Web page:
Your sales team gets real-time, automated lead qualification with exact scores that tell them which leads to pursue, which to nurture, and which to disregard. Sales reps know just what to do, winning more deals and closing them faster.

Effective Sales Technology Should Better Qualify Leads and Prospects

When you add the missing ingredient to your sales tech stack, you make your team more competitive. You take much better overall advantage of your entire technology stack, because every component is now focused on leads that will convert and close. 

Discover how we make the magic happen and get a demo today.

Sales Technology Stack FAQs

What Are Sales Tools? 

This refers to sales technology used by sales teams and managers to help their reps more effectively sell. Sales tools are often used to automate laborious sales tasks such as scheduling follow-ups, generating lists and reports, and creating and managing documents. Sales managers use sales tools to track sales, measure sales activity, create forecasts and evaluate prospect information. Other tools help with training new reps and putting key information at the fingertips of the sales team.

What Types Of Sales Tools Are There? 

The core components of a sales tech stack fall into these categories:

  • Sales automation tools help you track leads, automate selling tasks and trigger communication with prospects. They can help organizations build a more usable database, identify best practices for sales reps and create transparency for leadership teams.
  • Solutions for sales learning help eliminate the need for time-consuming, costly and often ineffective event-based training, and keep your team abreast of up-to-date product information, sales best practices, competitor insights and key value props.
  • Sales enablement solutions help you equip and prepare salespeople to engage prospects and drive deals. Tools in this category address everything from content creation and management to training and presentations.
  • A CRM (Customer Relationship Management) system is where you keep and track all the data on your customers and potential customers. It’s a central repository of information vital to sales and marketing, and critical to managing relationships and your pipeline.
  • Prospecting and lead management – This category includes a wide variety of tools that are designed to streamline the sales process. They include live chat tools to engage site visitors and initiate the sale process immediately, as well as lead handling applications that automate the more mundane sales management tasks.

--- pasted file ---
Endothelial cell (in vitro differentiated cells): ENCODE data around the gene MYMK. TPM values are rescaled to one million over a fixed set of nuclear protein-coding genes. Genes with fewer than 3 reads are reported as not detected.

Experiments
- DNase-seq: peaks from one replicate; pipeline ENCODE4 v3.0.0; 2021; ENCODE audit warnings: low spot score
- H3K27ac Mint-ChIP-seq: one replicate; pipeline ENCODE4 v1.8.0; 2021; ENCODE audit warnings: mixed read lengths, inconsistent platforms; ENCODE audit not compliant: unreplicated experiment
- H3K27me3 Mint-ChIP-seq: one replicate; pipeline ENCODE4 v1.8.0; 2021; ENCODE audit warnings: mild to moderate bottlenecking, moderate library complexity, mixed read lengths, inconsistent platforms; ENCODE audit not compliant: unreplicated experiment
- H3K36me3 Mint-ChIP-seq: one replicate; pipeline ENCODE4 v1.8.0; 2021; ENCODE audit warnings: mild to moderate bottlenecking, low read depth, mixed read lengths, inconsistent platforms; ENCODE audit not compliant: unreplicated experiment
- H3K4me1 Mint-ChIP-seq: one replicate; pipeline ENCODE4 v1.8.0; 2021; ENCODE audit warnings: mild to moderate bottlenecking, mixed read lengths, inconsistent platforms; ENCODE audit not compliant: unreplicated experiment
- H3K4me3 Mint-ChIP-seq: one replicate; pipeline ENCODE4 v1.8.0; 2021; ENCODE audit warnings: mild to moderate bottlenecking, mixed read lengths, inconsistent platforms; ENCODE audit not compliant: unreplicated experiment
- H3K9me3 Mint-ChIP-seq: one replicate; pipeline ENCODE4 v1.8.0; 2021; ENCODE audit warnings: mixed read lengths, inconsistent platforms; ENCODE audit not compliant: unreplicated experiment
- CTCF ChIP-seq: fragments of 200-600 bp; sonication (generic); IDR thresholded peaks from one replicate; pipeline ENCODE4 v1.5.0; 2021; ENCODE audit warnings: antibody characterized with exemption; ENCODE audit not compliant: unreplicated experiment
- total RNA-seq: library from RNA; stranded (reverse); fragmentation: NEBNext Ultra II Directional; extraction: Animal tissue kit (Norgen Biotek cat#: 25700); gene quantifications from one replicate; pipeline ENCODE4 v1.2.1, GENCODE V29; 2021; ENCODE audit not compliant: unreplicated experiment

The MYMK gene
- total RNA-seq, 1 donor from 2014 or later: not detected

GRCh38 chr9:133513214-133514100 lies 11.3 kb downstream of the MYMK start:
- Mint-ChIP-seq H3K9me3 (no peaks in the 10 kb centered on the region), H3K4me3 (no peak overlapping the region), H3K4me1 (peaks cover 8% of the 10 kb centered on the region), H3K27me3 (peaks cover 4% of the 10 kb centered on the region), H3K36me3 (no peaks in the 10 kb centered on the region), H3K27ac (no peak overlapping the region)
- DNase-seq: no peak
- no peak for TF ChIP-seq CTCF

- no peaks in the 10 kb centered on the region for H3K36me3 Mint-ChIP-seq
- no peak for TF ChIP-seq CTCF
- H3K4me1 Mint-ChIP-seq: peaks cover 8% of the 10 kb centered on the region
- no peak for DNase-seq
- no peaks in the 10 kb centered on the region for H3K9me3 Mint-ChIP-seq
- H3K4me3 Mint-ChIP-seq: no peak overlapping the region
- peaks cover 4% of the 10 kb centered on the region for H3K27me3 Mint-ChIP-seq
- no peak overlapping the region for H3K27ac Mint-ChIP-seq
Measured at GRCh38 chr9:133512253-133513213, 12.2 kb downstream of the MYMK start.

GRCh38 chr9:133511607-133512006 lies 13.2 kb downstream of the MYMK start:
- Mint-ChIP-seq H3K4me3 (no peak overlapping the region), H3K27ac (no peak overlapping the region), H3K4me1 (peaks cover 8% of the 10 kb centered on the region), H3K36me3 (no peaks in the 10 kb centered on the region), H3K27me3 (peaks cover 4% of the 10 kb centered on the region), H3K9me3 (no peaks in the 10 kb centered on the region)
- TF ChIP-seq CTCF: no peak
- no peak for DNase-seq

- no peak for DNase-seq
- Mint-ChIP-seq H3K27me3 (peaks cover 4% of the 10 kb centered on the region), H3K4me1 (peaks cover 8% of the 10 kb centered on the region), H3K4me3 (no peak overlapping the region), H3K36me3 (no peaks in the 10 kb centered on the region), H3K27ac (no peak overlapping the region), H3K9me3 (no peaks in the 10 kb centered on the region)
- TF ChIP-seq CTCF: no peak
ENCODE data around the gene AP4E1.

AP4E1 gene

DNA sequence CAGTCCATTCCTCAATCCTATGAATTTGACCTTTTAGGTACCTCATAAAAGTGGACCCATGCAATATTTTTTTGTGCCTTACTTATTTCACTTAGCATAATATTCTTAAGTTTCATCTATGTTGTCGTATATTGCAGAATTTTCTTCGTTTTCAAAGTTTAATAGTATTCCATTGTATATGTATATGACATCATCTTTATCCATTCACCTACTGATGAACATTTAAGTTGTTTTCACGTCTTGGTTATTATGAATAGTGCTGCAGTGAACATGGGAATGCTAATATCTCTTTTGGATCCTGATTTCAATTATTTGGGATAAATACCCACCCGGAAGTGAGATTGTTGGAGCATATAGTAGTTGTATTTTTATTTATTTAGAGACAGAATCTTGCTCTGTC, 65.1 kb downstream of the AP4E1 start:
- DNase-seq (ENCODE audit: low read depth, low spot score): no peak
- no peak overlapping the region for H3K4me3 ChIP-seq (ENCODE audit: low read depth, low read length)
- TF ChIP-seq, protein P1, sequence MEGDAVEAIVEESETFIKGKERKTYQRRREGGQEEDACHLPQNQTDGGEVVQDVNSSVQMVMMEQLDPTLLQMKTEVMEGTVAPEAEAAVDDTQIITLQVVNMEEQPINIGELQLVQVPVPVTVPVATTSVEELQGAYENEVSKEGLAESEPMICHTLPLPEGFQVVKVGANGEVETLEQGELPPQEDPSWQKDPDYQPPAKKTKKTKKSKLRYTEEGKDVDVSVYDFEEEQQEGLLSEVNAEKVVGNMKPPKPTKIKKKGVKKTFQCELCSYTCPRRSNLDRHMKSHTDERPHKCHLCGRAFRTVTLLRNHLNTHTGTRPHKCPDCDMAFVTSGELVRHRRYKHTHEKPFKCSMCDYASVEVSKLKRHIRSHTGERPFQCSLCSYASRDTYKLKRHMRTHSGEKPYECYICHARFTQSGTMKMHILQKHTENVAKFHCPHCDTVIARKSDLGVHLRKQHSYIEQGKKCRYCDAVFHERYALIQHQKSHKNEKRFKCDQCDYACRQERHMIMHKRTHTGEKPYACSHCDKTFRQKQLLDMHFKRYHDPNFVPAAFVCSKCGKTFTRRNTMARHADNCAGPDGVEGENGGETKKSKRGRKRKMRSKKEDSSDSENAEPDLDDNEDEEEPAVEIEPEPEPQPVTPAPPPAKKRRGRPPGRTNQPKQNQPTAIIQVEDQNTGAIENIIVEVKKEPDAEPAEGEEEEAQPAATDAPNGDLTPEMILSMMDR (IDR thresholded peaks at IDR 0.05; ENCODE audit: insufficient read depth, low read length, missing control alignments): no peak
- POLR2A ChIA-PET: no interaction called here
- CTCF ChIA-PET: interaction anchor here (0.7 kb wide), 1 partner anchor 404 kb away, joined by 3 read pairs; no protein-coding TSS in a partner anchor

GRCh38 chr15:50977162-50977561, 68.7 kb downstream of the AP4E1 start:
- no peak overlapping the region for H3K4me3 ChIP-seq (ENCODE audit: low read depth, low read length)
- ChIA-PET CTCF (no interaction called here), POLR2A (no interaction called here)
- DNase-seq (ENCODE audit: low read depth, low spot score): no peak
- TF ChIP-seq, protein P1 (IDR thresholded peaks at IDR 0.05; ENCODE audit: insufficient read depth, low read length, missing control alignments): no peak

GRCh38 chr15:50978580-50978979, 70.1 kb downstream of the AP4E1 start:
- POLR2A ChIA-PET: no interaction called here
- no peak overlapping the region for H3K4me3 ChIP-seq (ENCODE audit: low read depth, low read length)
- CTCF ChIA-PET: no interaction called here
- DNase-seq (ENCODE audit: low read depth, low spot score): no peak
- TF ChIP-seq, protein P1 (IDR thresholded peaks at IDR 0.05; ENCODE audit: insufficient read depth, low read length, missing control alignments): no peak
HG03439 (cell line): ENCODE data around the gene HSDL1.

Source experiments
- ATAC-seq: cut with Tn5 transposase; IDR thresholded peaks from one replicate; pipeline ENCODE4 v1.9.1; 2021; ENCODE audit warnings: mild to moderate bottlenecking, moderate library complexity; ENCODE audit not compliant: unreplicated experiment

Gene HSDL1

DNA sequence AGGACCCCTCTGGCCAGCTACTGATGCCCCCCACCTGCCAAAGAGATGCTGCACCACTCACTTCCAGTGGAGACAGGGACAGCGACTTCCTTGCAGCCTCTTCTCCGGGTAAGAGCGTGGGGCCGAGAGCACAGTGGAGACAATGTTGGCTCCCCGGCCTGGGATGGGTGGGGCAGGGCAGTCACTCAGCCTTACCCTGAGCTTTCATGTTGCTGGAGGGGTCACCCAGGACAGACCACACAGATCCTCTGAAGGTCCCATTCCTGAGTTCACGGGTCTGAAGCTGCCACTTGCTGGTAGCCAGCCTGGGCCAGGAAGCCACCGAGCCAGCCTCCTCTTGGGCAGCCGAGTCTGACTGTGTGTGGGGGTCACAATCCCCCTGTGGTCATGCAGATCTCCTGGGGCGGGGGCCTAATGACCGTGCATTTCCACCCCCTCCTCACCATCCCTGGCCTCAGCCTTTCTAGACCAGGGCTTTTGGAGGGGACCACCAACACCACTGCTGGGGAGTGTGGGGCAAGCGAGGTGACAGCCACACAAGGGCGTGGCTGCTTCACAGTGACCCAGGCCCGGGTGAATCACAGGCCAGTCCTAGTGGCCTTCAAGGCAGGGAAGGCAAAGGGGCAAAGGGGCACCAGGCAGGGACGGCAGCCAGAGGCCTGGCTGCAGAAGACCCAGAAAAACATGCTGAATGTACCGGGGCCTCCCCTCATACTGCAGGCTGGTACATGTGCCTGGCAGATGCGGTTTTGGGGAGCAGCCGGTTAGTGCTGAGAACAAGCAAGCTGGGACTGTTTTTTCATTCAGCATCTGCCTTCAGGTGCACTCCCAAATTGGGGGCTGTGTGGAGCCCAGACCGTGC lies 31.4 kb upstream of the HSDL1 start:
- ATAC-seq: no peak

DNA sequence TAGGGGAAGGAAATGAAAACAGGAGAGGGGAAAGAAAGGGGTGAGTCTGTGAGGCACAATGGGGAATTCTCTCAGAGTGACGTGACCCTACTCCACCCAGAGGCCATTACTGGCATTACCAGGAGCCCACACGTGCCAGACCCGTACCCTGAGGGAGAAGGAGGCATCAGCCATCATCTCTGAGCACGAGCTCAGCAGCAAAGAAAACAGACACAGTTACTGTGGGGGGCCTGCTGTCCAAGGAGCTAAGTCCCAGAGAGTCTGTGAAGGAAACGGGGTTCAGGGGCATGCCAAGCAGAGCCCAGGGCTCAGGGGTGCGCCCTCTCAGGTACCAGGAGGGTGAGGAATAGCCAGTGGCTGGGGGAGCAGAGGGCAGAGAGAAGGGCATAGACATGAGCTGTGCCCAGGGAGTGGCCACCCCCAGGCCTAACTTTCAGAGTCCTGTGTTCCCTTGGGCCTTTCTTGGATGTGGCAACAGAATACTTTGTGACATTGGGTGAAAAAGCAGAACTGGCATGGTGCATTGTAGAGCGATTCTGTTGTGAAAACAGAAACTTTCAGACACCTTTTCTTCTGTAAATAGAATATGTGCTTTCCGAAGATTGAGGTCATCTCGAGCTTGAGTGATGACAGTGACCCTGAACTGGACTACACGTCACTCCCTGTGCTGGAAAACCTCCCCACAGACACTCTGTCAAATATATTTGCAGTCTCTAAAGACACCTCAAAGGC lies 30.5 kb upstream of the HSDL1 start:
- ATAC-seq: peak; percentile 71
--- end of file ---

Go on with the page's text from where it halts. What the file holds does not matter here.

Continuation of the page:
• Sales and marketing intelligence – Sales intelligence technology can take limited contact information and add elements like company name, location, and employee count – saving time and speeding the qualification process.
  • Analytics and reporting platforms – These technologies can make data more usable for the sales team, helping them gain a better understanding of the sales funnel, provide more insight into buyer intent and improve the accuracy of forecasting.

How Can Other Technology Be Used in Sales?

Many commonly used business tools can be leveraged by salespeople to do their jobs more effectively. Everything from texting to social media is on the table when it comes to closing more sales.

  • For years, sales managers would implore reps to pick up the phone when a prospect became difficult to reach. Today, the ringing phone is more of an irritant than ever, but texts are viewed much differently by most. Texting offers the rep a low-profile way to follow up on a sale that often reaps rewards in the form of better information.
  • Depending on the type of organization and product or service sold, customer service or finance platforms that would not traditionally integrate with the CRM can be a source for leads such as suppliers and business partners. 
  • Creative reps often use their company’s content library and social media posts as sales collateral. Sending prospects newly published, relevant marketing or technical material can be an effective way to keep the lines of communication open.
  • Social media offers both a goldmine of data and the opportunity to prospect to large groups of people. LinkedIn, Twitter and even Facebook have become more accepted as platforms on which business is conducted by savvy sales professionals.